Faeth claims in his lawsuit that the city should have required Olga and Nemesio Cortez to provide testimony themselves during his appeal so that he could cross exam them. He also claims that the city did not provide him with evidence of his misconduct, including 911 recordings and surveillance footage of the incident, until the day before his disciplinary appeal hearing.

Faeth is asking that Oakland pay him all of his lost wages and benefits since he was fired in 2016 to the present date. According to public records, Faeth's salary was $88,104. His total compensation, with benefits, was $144,721.

The Oakland City Attorney's Office didn't immediately respond to a request for comment.

Thursday’s Briefing: Amazon to Open Brick-and-Mortar Store in Berkeley; Another New Bill Would Force Cities to Build More Housing

by Robert Gammon
Thu, Apr 12, 2018 at 10:49 AM

Stories you shouldn’t miss for April 12, 2018:

1. Online giant Amazon is planning to open a large brick-and-mortar store in Berkeley’s Fourth Street shopping district, reports Frances Dinkelspiel of Berkeleyside, citing three unnamed sources. Amazon, which over the years has put many small brick-and-mortars out of business through steep online discounts, is moving into the old Crate and Barrel space. It’s not clear if the company plans to open an Amazon bookstore or an Amazon Go store in which customers scan their smartphones as they enter and then can walk out with whatever they want and are charged later.

2. State Sen. Scott Wiener, D-San Francisco, has introduced another bill — SB 828 — that would require cities to build more housing, reports Liam Dillon of the LA Times$. SB 828 would mandate that cities identify more land for housing in order for the state to meet its housing needs. The legislation has not received as much attention as Wiener’s other bill — SB 827 — which would require cities to allow denser and taller housing project near transit, but experts say SB 828 could end up producing more housing.

3. The state Supreme Court refused to overturn a lower court ruling that found Oakland’s system for levying fines against landlords who fail to maintain their buildings is illegal, reports Bob Egelko of the San Francisco Chronicle. The lower court concluded that cities like Oakland must create independent hearing panels to hear appeals by landlords whom cities want to fine for blighted conditions and that Oakland’s system of appointing a single hearing officer to oversee appeals violates state law.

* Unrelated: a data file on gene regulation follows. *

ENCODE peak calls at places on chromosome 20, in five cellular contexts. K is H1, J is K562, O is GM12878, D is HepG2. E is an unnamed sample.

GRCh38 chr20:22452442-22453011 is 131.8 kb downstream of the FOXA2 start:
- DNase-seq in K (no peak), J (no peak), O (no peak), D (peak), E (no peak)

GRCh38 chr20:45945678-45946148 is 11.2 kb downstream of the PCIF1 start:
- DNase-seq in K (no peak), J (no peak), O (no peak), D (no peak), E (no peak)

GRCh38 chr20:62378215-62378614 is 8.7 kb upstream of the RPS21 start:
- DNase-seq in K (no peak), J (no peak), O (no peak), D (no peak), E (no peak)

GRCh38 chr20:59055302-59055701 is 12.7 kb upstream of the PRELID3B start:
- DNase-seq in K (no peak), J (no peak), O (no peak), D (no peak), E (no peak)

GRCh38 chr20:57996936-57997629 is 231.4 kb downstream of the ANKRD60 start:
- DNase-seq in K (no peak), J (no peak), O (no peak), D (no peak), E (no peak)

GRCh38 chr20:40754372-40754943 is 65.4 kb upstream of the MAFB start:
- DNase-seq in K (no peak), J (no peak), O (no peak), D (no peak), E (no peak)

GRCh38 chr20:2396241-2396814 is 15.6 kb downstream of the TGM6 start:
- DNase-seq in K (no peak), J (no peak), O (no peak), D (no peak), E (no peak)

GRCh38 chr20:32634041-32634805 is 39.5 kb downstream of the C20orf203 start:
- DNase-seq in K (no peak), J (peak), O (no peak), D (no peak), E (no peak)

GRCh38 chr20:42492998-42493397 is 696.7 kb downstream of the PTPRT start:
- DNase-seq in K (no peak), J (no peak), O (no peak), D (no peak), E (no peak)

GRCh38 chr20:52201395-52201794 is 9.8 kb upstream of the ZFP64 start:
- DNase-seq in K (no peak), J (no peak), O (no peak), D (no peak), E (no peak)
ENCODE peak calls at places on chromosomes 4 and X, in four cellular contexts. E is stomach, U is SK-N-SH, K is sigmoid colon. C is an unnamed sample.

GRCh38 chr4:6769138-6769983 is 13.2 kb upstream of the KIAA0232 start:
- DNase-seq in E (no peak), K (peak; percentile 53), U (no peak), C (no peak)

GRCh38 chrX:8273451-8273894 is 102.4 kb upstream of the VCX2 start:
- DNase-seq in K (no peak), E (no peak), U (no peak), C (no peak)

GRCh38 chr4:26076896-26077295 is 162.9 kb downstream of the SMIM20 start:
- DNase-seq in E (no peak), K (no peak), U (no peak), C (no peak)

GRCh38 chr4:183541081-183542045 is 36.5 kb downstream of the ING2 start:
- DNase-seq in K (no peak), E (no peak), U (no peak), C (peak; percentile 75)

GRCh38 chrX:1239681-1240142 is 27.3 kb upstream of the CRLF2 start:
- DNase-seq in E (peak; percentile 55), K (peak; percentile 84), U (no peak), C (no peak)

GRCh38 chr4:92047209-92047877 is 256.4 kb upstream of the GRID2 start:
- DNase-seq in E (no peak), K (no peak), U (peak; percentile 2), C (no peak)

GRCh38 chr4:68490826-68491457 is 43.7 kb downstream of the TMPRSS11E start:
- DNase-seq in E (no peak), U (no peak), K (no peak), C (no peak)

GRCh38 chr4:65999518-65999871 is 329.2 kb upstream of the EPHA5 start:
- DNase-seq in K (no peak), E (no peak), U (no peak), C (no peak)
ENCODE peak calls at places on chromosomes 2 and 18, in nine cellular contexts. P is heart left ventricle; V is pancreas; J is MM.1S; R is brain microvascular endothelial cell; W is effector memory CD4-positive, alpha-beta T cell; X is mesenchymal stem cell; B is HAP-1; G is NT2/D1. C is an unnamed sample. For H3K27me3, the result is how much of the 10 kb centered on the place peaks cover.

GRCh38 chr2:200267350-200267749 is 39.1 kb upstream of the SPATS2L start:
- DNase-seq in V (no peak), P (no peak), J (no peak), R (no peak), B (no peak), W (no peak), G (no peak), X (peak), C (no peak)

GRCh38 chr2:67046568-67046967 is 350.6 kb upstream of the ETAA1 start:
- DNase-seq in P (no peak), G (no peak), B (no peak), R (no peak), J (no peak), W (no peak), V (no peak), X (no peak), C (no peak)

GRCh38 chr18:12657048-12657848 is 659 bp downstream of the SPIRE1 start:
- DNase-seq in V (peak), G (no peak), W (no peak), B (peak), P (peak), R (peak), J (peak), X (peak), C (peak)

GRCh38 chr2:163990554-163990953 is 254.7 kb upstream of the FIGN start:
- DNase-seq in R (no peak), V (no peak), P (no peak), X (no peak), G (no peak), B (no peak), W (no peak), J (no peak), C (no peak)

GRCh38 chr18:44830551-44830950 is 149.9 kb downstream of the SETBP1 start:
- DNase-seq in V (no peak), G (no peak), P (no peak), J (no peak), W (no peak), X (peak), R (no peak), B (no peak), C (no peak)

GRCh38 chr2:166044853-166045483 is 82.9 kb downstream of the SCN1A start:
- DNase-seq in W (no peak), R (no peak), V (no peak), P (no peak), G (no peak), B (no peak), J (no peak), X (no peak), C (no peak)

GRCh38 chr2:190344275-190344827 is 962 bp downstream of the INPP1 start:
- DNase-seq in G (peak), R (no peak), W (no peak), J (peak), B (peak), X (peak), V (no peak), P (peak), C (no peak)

4. The University of California reached an agreement with California’s community college system to allow more junior college transfers to UC schools, reports Nanette Asimov of the San Francisco Chronicle. Under the agreement, community college students who do well in required classes will automatically receive admission to a UC campus.

5. Former Alameda City Councilmember Tony Daysog announced that he’s running again for city council this year, reports Peter Hegarty of the East Bay Times$. Daysog, who served on the council from 1996 to 2006, and again from 2012 to 2016, said he’s running to try to restore confidence in City Hall following the controversy involving City Manager Jill Keimach, who was placed on administrative leave after she alleged that two councilmembers illegally interfered in her job duties.

6. Kate Pryor and David Lee, the longtime owners of Tucker’s Super Creamed Ice Cream, an Alameda institution, have sold the business to another Alameda family, reports Peter Hegarty of the East Bay Times$. The new owners of Tucker's are Stephen Zimmerman, Erika Zimmerman, Lauren Zimmerman Cook, and Joshua Cook. Stephen Zimmerman and Lauren Zimmerman Cook, who are siblings, also operate their family business, AEC Living, which runs skilled nursing and assisted living facilities.

7. And Faction Brewing, the popular brewery at Alameda Point, has secured a 10-year lease renewal at the former naval station, reports Peter Hegarty of the East Bay Times$. The new lease deal also includes two additional 10-year lease options.